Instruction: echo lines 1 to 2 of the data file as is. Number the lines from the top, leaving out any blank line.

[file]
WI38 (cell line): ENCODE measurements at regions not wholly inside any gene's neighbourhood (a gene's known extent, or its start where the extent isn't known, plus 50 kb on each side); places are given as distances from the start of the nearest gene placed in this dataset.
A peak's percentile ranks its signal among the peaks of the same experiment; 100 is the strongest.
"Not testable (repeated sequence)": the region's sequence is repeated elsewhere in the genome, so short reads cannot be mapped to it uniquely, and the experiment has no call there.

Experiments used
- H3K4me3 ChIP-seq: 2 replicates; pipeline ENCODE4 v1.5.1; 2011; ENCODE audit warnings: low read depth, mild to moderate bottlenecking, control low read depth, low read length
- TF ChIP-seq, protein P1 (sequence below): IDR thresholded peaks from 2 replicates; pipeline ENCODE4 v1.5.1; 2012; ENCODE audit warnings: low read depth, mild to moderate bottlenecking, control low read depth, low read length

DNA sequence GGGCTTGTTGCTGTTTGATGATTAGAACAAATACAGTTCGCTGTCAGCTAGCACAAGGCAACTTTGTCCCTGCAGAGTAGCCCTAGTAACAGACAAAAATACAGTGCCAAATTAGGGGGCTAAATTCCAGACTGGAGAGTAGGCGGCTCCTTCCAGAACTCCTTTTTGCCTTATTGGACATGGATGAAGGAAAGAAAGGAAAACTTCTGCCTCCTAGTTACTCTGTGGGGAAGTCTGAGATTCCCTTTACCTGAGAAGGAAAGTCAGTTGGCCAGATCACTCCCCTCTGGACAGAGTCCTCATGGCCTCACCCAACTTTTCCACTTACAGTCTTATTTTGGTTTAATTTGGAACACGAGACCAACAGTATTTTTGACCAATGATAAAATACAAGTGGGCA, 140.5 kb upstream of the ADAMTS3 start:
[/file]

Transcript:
WI38 (cell line): ENCODE measurements at regions not wholly inside any gene's neighbourhood (a gene's known extent, or its start where the extent isn't known, plus 50 kb on each side); places are given as distances from the start of the nearest gene placed in this dataset.
A peak's percentile ranks its signal among the peaks of the same experiment; 100 is the strongest.